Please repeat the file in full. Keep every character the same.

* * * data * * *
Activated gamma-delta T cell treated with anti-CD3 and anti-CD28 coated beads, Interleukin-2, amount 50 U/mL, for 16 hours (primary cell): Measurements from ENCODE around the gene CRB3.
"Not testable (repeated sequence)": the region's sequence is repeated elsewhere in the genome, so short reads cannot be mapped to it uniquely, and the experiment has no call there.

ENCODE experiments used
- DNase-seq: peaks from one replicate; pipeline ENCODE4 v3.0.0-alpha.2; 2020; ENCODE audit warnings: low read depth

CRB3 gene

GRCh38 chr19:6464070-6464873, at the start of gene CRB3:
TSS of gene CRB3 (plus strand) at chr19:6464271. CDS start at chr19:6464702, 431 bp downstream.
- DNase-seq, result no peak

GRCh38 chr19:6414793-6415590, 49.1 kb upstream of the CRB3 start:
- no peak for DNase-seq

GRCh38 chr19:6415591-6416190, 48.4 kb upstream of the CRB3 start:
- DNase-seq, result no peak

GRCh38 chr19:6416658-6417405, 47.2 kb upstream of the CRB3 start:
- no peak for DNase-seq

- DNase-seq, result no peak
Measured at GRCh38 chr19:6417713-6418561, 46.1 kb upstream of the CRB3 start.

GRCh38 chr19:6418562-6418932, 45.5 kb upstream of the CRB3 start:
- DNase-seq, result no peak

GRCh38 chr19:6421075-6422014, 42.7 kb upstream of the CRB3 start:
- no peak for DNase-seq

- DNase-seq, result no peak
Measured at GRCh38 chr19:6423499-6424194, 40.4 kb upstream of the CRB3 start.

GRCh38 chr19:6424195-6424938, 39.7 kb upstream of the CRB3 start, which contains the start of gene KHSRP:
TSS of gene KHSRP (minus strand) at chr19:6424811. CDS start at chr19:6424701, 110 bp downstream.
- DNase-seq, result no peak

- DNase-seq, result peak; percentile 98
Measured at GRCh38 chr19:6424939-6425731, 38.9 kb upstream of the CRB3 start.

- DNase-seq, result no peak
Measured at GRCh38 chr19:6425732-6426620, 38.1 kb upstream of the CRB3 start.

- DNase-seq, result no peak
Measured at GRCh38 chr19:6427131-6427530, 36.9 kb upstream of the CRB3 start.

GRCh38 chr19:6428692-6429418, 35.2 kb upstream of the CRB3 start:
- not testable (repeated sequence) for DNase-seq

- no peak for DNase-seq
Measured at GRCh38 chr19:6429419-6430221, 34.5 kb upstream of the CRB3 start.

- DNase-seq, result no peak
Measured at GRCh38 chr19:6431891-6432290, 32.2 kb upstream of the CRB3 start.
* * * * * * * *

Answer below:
Activated gamma-delta T cell treated with anti-CD3 and anti-CD28 coated beads, Interleukin-2, amount 50 U/mL, for 16 hours (primary cell): Measurements from ENCODE around the gene CRB3.
"Not testable (repeated sequence)": the region's sequence is repeated elsewhere in the genome, so short reads cannot be mapped to it uniquely, and the experiment has no call there.

ENCODE experiments used
- DNase-seq: peaks from one replicate; pipeline ENCODE4 v3.0.0-alpha.2; 2020; ENCODE audit warnings: low read depth

CRB3 gene

GRCh38 chr19:6464070-6464873, at the start of gene CRB3:
TSS of gene CRB3 (plus strand) at chr19:6464271. CDS start at chr19:6464702, 431 bp downstream.
- DNase-seq, result no peak

GRCh38 chr19:6414793-6415590, 49.1 kb upstream of the CRB3 start:
- no peak for DNase-seq

GRCh38 chr19:6415591-6416190, 48.4 kb upstream of the CRB3 start:
- DNase-seq, result no peak

GRCh38 chr19:6416658-6417405, 47.2 kb upstream of the CRB3 start:
- no peak for DNase-seq

- DNase-seq, result no peak
Measured at GRCh38 chr19:6417713-6418561, 46.1 kb upstream of the CRB3 start.

GRCh38 chr19:6418562-6418932, 45.5 kb upstream of the CRB3 start:
- DNase-seq, result no peak

GRCh38 chr19:6421075-6422014, 42.7 kb upstream of the CRB3 start:
- no peak for DNase-seq

- DNase-seq, result no peak
Measured at GRCh38 chr19:6423499-6424194, 40.4 kb upstream of the CRB3 start.

GRCh38 chr19:6424195-6424938, 39.7 kb upstream of the CRB3 start, which contains the start of gene KHSRP:
TSS of gene KHSRP (minus strand) at chr19:6424811. CDS start at chr19:6424701, 110 bp downstream.
- DNase-seq, result no peak

- DNase-seq, result peak; percentile 98
Measured at GRCh38 chr19:6424939-6425731, 38.9 kb upstream of the CRB3 start.

- DNase-seq, result no peak
Measured at GRCh38 chr19:6425732-6426620, 38.1 kb upstream of the CRB3 start.

- DNase-seq, result no peak
Measured at GRCh38 chr19:6427131-6427530, 36.9 kb upstream of the CRB3 start.

GRCh38 chr19:6428692-6429418, 35.2 kb upstream of the CRB3 start:
- not testable (repeated sequence) for DNase-seq

- no peak for DNase-seq
Measured at GRCh38 chr19:6429419-6430221, 34.5 kb upstream of the CRB3 start.

- DNase-seq, result no peak
Measured at GRCh38 chr19:6431891-6432290, 32.2 kb upstream of the CRB3 start.